Microsoft Windows 8.1 Update 1 must strike the right balance between Windows 8.1's Modern and desktop modes.
7 Mistakes Microsoft Made In 2013
(click image for larger view and slideshow)
Though Microsoft remains officially mum, evidence continues to emerge that the company is readying a significant update for Windows 8.1, which is dubbed Update 1 in the online press.
Over the weekend, an ostensibly legitimate pre-release build of Update 1 began circulating through file sharing sites. It adds to a string of recent reports that indicate the update, which is expected as soon as March, is intended to make the OS more palatable to long-time PC users, many of whom were confounded by Win 8's Live Tile user interface. Many of the rumored tweaks could help mouse-and-keyboard users more comfortably handle touch-oriented Modern apps, even while in the desktop UI. This implies Microsoft remains committed to its tiled interface.
But Update 1 could also end up making Modern apps less visible to many users. Based on new leaks that emerged last week, Microsoft might soon enable the OS's boot-to-desktop mode by default.
In practical terms, such a move doesn't necessarily mean much to the individual user; just as users can now activate boot-to-desktop in just a few seconds, Update 1 should allow Live Tile fans to easily configure Windows 8.1 to keep starting up with the Modern Start screen.
Nonetheless, the rumored change would represent a substantial strategic shift for Microsoft. The company initially tried to force Windows 8 users to embrace the Modern UI, omitting a boot-to-desktop mode altogether. Stung by a harsh reception, Microsoft eased up a bit with Windows 8.1 by, among other things, implementing the option to bypass the Start screen. But if Update 1 actually relegates the Start screen to the background by default, the company will have retreated far more than anticipated from its initial stance.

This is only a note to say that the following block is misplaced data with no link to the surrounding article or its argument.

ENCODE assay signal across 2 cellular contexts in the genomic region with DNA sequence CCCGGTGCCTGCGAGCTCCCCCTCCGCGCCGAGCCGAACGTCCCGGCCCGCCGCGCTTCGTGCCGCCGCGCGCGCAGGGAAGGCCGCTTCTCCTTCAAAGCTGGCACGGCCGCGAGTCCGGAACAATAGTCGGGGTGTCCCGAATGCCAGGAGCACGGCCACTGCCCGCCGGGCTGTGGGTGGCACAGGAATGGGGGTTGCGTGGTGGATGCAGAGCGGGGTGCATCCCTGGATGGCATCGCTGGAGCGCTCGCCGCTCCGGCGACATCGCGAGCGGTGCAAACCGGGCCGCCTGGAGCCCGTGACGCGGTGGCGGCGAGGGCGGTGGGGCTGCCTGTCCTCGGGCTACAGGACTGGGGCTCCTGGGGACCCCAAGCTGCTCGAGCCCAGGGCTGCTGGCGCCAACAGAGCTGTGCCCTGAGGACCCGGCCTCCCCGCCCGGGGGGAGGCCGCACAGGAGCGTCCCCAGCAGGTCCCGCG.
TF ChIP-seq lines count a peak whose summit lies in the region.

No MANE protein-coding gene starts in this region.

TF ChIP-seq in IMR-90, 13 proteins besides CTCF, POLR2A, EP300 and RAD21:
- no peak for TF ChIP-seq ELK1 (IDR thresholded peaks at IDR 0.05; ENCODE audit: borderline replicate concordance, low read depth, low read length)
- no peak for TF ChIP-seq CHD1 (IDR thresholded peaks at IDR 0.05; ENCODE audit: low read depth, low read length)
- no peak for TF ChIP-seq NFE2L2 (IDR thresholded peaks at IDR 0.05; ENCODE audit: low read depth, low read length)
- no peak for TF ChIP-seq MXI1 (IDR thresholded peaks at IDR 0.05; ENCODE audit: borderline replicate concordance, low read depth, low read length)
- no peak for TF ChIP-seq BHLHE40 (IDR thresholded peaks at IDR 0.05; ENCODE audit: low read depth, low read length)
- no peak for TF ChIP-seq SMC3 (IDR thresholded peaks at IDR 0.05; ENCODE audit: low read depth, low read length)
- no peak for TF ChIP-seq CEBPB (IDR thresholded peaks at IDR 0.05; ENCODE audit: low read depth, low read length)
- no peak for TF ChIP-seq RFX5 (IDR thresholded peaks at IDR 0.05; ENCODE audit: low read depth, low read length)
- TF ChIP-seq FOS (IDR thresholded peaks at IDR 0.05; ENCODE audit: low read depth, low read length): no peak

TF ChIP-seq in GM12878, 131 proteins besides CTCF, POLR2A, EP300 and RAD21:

Russian blogger WZor, a prolific leaker of Windows news and the source of many purported Update 1 screenshots, revealed the possible boot-to-desktop change. The website The Verge subsequently cited an unnamed source close to Microsoft who confirmed the company is experimenting with boot-to-desktop as the Windows standard. The build that leaked online includes features that support as much, but given that the build is not a complete product, it's difficult to draw definitive conclusions.
Screenshot of a purported Windows 8.1 Update 1.
Microsoft reportedly hasn't made a final decision, and there are at least a few reasons to think boot-to-desktop might not be unilaterally applied.
Some Windows 8 users are longtime PC owners who upgraded their aging systems because Microsoft initially offered the new OS for free. The Live Tile UI has garnered modest momentum on touchscreen devices, but among those running the OS on less-than-current hardware, Win 8.1 simply doesn't offer very much. For this group, it makes sense to boot directly to the desktop.
But devices like Dell's 8-inch Venue 8 Pro tablet also run Windows 8.1, and it's hard to imagine anyone wants to spend the majority of his or her time using legacy software on such a small device. Given that Microsoft's mobility market share is derived mostly from Apple and Google's leftovers, boot-to-desktop tablets seem like a bad idea.